At the end of 12 weeks, the percentage of patients who achieved a PASI 75 were 7% on placebo, 9% with 3-mg every other day dosing (P=.49), 39% with 3-mg daily dosing (P<.001), 69% with 3-mg twice daily dosing (P<.001), 67% with 6-mg twice daily dosing (P<.001), and 75% with 12-mg daily dosing (P<.001). These PASI 75 results are comparable to those of existing biologic agents. The percentages of patients who achieved a PASI 90 were 2%, 7%, 16%, 44%, 44%, and 43%, respectively. Complete skin clearance (PASI 100) was achieved in 0%, 2%, 0%, 9%, 18%, and 25% of patients, respectively. Seventy-five percent of biologic naïve and 63% of previous biologic users in the 3 highest dosing groups achieved a PASI 75 at 12 weeks. Patients in the 3-mg twice daily and above dosing groups achieved higher rates of normal or near normal Dermatology Life Quality Index scores compared with patients in the groups receiving lower doses and placebo.3 

The most common adverse events observed were nasopharyngitis, headache, diarrhea, nausea, and upper respiratory tract infections. One patient in the 3-mg daily group was diagnosed with melanoma in situ. The percentage of patients in active treatment groups who discontinued the drug due to adverse events was 2% to 7% across all treatment groups compared with 4% in the placebo group. The development of mild to moderate acne was observed at higher rates in participants in the active treatment groups (9% in patients taking 12-mg daily) compared with 0% in the placebo group, which the researchers postulated may be due to inhibition of cytokines in the pilosebaceous unit that normally target acne-causing bacteria. Acne may be a class-effect of the JAK inhibitors. There were no significant changes in laboratory values (complete blood count, liver function tests, lipids, creatinine, or immunoglobulins) from baseline to week 12 in patients receiving the drug.3 This is noteworthy given that alterations in these laboratory values are known side effects of other JAK inhibitors, although larger studies are needed to better characterize the side-effect profile.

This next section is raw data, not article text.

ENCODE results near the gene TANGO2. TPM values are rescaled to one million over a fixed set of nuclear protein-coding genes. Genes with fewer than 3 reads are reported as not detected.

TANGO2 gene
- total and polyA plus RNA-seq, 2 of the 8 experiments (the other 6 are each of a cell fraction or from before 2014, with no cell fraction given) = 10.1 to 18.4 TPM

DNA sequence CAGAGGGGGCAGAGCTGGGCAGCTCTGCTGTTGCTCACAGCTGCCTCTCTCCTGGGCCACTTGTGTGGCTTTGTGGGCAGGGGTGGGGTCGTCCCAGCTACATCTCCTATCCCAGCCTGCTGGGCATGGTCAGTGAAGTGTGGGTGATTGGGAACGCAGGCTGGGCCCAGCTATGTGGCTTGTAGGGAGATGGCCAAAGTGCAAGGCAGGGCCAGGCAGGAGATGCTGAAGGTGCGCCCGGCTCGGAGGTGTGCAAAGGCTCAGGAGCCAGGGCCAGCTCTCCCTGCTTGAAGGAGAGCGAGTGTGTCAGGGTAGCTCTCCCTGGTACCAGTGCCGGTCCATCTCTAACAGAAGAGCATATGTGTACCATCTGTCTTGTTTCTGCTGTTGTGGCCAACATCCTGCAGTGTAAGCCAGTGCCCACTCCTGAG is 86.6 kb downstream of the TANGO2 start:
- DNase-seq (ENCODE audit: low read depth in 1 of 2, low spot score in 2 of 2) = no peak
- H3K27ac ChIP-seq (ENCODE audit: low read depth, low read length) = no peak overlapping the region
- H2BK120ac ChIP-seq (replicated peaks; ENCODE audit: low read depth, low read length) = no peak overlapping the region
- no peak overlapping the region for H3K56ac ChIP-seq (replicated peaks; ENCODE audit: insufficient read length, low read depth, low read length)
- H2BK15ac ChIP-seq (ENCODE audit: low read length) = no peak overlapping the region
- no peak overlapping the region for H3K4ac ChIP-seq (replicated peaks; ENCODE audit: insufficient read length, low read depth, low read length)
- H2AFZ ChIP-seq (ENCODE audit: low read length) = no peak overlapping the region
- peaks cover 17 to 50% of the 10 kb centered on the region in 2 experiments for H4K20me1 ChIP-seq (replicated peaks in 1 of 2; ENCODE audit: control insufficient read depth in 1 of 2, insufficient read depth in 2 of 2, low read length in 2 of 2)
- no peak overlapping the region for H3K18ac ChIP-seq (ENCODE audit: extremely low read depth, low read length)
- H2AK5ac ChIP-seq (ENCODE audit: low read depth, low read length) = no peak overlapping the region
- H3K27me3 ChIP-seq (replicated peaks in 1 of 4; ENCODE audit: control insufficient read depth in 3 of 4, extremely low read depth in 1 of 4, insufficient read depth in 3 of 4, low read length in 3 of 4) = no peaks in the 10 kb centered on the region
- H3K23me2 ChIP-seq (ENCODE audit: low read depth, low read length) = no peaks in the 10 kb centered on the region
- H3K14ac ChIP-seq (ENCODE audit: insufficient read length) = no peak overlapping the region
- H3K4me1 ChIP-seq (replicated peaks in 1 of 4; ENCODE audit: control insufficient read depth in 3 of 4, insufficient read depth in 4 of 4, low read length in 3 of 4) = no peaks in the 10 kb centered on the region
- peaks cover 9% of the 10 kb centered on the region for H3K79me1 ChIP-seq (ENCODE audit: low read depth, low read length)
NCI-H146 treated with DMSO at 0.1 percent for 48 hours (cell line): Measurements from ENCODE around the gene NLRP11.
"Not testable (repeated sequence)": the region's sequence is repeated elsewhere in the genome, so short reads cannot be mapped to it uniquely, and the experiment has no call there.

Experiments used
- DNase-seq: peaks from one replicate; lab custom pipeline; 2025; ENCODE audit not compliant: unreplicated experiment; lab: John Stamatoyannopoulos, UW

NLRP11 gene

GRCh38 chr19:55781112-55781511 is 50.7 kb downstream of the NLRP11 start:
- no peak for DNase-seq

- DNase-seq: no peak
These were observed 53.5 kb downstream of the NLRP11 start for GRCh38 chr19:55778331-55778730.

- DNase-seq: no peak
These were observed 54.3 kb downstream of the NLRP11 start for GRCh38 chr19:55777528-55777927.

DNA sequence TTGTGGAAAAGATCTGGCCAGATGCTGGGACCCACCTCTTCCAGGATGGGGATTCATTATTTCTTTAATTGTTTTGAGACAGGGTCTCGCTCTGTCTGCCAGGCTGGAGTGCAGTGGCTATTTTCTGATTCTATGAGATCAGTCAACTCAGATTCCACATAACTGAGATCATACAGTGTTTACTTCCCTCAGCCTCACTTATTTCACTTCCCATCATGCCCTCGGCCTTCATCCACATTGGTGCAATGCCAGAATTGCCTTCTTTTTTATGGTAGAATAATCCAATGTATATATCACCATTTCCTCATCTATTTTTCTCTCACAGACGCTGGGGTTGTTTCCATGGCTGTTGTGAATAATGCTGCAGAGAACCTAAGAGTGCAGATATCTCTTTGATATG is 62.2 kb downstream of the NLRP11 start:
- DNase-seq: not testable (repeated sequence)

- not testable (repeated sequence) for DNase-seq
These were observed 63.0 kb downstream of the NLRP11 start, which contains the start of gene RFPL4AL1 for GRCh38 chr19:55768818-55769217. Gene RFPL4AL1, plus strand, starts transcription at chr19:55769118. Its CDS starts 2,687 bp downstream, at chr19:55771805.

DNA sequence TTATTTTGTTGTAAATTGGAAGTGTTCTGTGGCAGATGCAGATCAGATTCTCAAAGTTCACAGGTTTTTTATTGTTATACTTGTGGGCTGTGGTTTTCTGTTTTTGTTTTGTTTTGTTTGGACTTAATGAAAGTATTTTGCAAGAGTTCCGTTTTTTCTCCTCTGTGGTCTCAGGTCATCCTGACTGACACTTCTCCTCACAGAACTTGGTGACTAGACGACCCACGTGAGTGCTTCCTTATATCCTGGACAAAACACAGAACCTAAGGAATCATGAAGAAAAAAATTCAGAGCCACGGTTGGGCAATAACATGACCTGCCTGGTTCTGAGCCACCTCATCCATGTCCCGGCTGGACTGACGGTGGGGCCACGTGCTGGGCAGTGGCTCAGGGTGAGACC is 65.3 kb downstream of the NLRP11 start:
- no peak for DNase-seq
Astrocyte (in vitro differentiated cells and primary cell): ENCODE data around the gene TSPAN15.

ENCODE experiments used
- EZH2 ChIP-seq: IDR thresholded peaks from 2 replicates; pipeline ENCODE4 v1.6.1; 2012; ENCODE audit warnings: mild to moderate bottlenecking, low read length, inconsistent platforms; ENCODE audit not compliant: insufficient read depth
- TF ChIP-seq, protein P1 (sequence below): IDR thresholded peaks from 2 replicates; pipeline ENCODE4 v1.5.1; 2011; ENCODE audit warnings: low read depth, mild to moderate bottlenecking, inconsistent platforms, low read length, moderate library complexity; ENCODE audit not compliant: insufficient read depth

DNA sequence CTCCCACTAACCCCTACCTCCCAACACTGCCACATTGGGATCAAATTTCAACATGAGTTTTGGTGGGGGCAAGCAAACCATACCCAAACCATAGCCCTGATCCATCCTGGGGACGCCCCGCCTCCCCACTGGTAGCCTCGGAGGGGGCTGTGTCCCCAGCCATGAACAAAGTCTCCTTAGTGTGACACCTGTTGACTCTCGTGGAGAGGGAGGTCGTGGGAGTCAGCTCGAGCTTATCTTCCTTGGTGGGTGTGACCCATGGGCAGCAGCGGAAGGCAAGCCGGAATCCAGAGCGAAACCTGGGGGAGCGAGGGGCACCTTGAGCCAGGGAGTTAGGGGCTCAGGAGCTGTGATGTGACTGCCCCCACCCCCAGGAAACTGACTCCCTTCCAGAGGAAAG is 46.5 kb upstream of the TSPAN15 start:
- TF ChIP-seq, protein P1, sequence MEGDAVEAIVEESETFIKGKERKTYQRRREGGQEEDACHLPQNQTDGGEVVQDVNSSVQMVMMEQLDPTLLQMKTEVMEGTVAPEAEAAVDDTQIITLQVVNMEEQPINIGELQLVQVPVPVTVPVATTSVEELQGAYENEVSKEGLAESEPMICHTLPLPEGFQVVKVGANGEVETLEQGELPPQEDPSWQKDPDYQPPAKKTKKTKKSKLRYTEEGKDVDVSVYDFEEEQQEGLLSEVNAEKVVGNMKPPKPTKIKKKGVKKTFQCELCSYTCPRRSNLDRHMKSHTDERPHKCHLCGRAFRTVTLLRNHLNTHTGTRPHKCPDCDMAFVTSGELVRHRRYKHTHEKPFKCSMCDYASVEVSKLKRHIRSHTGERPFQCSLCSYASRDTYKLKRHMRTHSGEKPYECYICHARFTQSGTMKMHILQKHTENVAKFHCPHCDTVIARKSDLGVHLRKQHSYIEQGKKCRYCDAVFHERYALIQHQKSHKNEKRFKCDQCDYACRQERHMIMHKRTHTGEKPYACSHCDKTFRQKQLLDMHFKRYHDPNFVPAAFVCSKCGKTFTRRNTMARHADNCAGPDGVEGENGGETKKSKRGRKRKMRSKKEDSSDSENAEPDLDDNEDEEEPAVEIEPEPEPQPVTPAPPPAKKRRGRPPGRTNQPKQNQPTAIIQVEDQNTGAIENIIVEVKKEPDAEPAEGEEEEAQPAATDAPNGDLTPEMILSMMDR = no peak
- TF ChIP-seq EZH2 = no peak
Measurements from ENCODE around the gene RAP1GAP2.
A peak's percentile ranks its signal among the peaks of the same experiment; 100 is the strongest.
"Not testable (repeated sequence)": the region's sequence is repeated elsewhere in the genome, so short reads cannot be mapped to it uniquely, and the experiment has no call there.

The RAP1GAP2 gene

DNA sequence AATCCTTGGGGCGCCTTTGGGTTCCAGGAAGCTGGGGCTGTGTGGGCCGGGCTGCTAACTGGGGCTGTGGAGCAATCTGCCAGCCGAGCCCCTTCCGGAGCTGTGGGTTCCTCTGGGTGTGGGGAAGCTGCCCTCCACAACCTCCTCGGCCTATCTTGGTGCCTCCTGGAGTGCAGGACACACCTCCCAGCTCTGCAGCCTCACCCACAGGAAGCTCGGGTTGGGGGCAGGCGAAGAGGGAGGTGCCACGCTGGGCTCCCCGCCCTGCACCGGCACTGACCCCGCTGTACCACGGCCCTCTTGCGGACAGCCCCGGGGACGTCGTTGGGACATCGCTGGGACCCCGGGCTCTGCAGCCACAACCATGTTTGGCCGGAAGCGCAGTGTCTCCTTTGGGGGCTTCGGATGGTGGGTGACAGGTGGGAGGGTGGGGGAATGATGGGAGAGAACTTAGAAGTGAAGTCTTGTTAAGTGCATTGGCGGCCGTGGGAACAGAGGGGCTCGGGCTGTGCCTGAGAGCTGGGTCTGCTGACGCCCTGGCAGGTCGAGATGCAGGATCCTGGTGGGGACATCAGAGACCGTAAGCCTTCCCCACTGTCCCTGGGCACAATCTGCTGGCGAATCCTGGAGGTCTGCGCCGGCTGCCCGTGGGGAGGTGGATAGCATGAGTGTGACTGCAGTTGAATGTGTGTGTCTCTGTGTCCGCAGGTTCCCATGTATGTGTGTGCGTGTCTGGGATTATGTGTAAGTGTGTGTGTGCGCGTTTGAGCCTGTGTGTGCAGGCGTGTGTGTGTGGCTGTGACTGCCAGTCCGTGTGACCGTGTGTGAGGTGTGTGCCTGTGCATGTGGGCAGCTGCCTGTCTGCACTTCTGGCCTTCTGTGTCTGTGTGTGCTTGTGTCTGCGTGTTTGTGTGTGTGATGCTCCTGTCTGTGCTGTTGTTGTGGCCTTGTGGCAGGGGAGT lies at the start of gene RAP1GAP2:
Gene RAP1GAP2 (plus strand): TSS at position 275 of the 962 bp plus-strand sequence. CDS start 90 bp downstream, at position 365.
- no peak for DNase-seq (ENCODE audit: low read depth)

Future Outlook

By blocking the action of TYK2, BMS-986165 inhibits the downstream signaling effects of cytokines IL-12, IL-23, and type I interferons, resulting in the clinical improvement of psoriatic plaques. BMS-986165 demonstrated high rates of improvement in adults with moderate to severe plaque psoriasis, with 75% of patients in the 12-mg daily dosing group achieving the primary endpoint of PASI 75 at 12 weeks, and 9% to 25% of patients in the higher dosing groups achieving PASI 100 skin clearance at 12 weeks. The side-effect profile was overall favorable with no significant impact on patient laboratory values, and patients in the higher dosing groups experienced statistically significant improvement in their quality of life.3 

The phase 2 clinical trial data suggest that BMS-986165 is an effective and well-tolerated new oral agent for the treatment of moderate to severe plaque psoriasis. Given the high rates of efficacy observed in this phase 2 clinical trial, a phase 3 clinical trial program is currently enrolling patients with moderate to severe plaque psoriasis.20 With time, BMS-986165 may become a preferred therapeutic option for our psoriasis patients. 

Dr Rothstein is a dermatology resident with the department of dermatology at Tufts Medical Center in Boston, MA.

Dr Rosmarin is a dermatologist with the department of dermatology at Tufts Medical Center in Boston, MA.


Disclosures: Dr Rothstein reports no relevant financial relationships.

Dr Rosmarin has been a consultant for AbbVie, Celgene, Dermavant, Janssen, Lilly, Novartis, Pfizer, and Regeneron Pharmaceuticals, Inc; received research support from AbbVie, Bristol-Myers Squibb, Celgene, Dermira, Incyte, Janssen, Lilly, Merck, Novartis, Pfizer, and Regeneron Pharmaceuticals, Inc; and was a paid speaker for AbbVie, Celgene, Janssen, Lilly, Novartis, Pfizer, Regeneron Pharmaceuticals, Inc, and Sanofi.